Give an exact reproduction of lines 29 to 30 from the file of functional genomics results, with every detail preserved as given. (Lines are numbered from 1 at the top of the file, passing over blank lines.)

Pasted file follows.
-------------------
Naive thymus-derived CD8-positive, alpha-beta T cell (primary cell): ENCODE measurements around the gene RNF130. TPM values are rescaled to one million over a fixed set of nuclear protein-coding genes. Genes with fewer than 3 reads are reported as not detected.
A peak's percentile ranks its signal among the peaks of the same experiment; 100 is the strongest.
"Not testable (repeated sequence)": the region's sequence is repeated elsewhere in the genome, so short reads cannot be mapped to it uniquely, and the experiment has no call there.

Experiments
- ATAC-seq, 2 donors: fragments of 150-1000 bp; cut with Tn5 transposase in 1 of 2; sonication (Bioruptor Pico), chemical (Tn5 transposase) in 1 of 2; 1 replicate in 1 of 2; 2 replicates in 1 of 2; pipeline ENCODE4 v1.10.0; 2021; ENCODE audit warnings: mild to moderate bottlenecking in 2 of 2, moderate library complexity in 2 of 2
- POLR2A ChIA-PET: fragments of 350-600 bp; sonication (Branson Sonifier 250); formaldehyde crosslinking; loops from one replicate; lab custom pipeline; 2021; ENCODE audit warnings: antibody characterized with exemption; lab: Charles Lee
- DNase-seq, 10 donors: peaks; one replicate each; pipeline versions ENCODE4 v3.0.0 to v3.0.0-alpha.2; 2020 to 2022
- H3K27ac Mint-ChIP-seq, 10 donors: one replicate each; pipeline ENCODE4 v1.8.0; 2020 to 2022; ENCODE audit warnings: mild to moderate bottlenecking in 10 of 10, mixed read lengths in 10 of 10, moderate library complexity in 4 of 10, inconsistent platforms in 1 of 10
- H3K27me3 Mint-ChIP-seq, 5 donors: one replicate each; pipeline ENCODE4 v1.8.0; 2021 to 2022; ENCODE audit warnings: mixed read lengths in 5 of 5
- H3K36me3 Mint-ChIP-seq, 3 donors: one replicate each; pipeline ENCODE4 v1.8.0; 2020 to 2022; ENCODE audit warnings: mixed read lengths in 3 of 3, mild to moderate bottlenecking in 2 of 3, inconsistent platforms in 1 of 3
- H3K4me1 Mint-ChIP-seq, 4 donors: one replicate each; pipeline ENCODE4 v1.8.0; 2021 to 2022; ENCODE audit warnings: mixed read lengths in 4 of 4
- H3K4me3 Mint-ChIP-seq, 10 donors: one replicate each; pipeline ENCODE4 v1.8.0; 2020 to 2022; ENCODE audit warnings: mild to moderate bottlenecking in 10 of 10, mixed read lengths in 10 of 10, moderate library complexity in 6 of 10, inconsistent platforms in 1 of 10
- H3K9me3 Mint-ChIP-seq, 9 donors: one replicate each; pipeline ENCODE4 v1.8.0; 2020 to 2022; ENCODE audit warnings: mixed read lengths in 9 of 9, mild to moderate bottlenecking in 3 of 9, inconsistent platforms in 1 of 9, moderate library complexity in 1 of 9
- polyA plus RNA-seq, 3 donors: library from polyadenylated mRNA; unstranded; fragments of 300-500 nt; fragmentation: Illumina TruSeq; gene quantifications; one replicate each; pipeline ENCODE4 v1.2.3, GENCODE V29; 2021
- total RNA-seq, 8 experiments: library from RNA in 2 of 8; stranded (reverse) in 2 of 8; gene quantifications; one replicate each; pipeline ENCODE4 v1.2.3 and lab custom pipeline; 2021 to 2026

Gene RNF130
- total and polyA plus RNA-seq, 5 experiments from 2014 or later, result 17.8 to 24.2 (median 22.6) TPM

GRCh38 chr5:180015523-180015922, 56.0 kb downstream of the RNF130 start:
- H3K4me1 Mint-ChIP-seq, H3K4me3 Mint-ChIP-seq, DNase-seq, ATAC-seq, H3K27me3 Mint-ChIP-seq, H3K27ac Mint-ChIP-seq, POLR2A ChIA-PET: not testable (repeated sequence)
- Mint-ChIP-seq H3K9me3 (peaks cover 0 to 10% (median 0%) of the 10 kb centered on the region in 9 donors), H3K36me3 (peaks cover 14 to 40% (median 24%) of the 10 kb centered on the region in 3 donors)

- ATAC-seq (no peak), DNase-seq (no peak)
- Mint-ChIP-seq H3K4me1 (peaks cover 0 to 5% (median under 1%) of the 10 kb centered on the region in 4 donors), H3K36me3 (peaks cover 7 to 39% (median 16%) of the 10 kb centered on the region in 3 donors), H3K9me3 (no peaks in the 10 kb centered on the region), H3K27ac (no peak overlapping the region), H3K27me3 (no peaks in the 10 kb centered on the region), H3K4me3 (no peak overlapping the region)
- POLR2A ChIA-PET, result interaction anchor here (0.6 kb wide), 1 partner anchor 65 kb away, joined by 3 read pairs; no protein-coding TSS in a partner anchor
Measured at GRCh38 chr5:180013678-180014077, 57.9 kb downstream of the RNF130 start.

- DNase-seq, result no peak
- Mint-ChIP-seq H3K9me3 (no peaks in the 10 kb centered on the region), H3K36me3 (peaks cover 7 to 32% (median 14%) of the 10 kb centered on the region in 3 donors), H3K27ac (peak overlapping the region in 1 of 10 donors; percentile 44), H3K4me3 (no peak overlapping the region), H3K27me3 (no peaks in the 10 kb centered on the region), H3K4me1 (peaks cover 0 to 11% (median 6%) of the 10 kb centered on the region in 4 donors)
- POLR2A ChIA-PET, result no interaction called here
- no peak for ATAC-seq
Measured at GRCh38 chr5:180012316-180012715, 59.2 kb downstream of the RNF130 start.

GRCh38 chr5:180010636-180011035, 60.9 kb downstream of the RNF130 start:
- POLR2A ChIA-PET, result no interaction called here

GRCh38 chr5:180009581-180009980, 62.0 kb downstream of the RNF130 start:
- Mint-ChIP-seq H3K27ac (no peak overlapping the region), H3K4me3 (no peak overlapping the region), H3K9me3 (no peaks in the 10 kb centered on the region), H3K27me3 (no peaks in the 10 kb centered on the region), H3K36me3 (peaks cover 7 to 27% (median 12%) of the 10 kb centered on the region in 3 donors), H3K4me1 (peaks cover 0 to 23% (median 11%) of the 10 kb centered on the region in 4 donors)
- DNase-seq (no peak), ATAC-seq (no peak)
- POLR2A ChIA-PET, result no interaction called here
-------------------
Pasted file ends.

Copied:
Measured at GRCh38 chr5:180012316-180012715, 59.2 kb downstream of the RNF130 start.

GRCh38 chr5:180010636-180011035, 60.9 kb downstream of the RNF130 start: